TreeHouse Foods, Inc. (THS - Free Report) reported second-quarter 2018 results, wherein both top and bottom lines surpassed estimates for the third time in a row. However, results dropped year over year due to increased freight and commodity costs as well as soft volumes across segments.
Nonetheless, shares of TreeHouse have gained 5.8% yesterday after the solid second-quarter show. Moreover, this Zacks Rank #3 (Hold) stock has gained 12.5% in the last three months, outperforming the industry’s growth of 5.4%.
Quarter in Detail
Adjusted earnings of 37 cents per share declined 27.5% year over year. However, earnings comfortably surpassed the Zacks Consensus Estimate of 25 cents.
Net sales of $1,455.8 million topped the Zacks Consensus Estimate of $1,396 million. Though sales dropped 4.4% year over year, it was mainly owing to the divestiture of the SIF business, and efforts to simplify and rationalize low margin SKUs. Excluding the impact of divestiture and SKU rationalization efforts, sales climbed 0.9%, courtesy of favorable pricing and positive currency translations, partly offset by adverse volume/mix. Management blamed the year-over-year fall on soft volume/mix in the Meals and Baked Goods units along with SKU rationalization endeavors.
Gross margin was 16.2%, down 200 basis points (bps) from the year-ago figure due to higher cost of sales, stemming from margin improvement initiatives and restructuring activities. Further, gross margin was hurt by increased operating expenses due to a labor dispute in the Beverages segment, escalated freight and commodity costs, and elevated variable incentive compensation.
Operating expenses, as a percentage of sales, dipped 380 bps to 15.9%, on account of savings from the Structure to Win initiative, other cost-saving efforts and lower amortization costs. This was somewhat negated by escalated freight costs. Adjusted EBITDAS fell 19.9% to $119 million while the adjusted EBITDAS margin contracted 160 bps to 8.2%.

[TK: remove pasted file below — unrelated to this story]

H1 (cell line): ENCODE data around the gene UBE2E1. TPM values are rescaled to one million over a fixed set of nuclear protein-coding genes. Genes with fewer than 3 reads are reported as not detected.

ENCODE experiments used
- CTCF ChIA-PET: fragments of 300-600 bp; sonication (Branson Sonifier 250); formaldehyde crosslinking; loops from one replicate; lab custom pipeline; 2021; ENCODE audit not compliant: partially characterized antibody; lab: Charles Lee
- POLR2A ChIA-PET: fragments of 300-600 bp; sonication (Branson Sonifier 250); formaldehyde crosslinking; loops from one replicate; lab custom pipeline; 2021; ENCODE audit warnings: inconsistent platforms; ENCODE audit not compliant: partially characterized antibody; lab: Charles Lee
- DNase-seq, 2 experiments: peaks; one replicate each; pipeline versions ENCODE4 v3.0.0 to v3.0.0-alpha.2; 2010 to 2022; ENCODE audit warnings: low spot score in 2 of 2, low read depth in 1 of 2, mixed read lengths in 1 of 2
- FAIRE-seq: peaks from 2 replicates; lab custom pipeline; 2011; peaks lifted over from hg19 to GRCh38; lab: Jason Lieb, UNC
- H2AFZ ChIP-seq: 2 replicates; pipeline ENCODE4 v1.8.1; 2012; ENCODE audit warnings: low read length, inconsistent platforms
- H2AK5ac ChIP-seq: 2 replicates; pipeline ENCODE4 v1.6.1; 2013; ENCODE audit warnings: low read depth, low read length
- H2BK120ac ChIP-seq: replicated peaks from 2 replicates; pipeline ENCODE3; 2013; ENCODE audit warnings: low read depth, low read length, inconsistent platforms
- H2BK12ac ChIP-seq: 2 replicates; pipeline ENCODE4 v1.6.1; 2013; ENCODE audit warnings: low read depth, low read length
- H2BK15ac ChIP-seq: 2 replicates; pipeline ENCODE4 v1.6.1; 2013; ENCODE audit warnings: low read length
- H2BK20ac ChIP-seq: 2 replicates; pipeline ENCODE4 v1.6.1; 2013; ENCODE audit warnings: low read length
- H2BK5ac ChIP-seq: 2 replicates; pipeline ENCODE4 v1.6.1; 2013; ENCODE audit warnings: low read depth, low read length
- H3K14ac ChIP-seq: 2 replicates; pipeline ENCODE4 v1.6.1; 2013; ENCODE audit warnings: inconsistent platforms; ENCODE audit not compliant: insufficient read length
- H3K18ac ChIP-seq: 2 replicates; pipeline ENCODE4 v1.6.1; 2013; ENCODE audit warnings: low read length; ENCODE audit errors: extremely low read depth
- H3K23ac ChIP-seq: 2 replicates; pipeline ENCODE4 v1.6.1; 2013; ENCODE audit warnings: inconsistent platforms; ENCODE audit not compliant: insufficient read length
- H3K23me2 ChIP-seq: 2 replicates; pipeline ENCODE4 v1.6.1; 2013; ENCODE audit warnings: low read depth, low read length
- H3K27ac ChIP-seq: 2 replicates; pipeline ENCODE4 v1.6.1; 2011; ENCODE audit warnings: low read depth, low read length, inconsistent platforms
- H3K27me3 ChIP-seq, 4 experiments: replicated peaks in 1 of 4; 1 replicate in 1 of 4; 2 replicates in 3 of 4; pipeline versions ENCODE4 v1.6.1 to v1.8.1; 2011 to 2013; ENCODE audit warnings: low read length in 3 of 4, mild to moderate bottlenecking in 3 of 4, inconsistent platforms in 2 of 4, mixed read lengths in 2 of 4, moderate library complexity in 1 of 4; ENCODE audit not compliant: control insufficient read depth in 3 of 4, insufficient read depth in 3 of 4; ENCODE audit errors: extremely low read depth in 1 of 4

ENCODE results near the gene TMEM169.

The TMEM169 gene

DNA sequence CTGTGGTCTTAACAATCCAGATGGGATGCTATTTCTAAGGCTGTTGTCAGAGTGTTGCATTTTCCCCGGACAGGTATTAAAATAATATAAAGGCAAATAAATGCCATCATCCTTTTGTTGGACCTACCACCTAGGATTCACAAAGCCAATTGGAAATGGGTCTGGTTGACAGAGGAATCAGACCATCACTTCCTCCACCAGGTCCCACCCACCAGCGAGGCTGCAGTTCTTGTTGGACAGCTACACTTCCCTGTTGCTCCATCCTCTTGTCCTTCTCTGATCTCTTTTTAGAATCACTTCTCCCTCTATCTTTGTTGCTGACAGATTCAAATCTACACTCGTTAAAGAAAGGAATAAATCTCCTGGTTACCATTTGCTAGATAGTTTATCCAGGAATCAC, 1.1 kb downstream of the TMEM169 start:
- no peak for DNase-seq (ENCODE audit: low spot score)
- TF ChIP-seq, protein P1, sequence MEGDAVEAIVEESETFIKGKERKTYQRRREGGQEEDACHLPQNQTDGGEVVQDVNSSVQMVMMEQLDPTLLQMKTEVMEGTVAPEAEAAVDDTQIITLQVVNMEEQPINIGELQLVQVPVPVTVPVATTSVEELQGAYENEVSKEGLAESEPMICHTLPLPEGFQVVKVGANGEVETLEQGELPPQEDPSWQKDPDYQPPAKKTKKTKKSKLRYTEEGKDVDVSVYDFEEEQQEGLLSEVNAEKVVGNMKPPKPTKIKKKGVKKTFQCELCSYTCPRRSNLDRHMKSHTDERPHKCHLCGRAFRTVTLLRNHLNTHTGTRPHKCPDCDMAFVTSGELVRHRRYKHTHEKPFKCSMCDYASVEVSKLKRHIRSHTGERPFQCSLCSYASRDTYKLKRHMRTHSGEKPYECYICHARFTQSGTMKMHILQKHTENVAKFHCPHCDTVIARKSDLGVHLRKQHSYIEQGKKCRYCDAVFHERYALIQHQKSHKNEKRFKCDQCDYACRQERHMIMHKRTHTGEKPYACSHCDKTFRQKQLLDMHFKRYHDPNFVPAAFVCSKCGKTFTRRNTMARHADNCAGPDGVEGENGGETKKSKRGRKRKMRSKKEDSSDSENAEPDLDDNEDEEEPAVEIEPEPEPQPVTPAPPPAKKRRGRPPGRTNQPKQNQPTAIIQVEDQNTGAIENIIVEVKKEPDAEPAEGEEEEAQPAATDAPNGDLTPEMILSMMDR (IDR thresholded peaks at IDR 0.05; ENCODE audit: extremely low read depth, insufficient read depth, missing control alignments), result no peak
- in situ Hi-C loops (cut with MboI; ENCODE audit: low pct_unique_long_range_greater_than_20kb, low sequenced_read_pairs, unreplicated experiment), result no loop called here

The company’s reportable segments are organized by products and are classified into Baked Goods, Beverages, Condiments, Meals, and Snacks.
Baked Goods: Sales from the segment dropped 1.6% to $319.1 million. This resulted from the company’s continued efforts to rationalize SKUs, as well as adverse volume/mix due to heightened competition, mainly in the dough category, partly negated by improved pricing and positive currency effects. Direct operating income margin for the segment contracted 40 bps to 9.6%, owing to escalated commodity, freight and warehouse expenses, somewhat cushioned by reduced operating costs, and lower SG&A expenses.
Beverages: Sales tumbled nearly 4% to $236.4 million, thanks to efforts to rationalize SKUs and unfavorable pricing due to increased competition. Excluding the rationalization efforts, volume/mix was favorable, backed by incremental distribution and category gains in broth and tea, partly compensated by the labor dispute at one of the Beverage plants as well as stiff competition. During the reported quarter, direct operating income margin declined 510 bps to 19.4%, owing to higher commodity expenses (mainly oil) as well as increased operating costs. These were partially compensated by better pricing, reduced freight costs and lower SG&A expenses.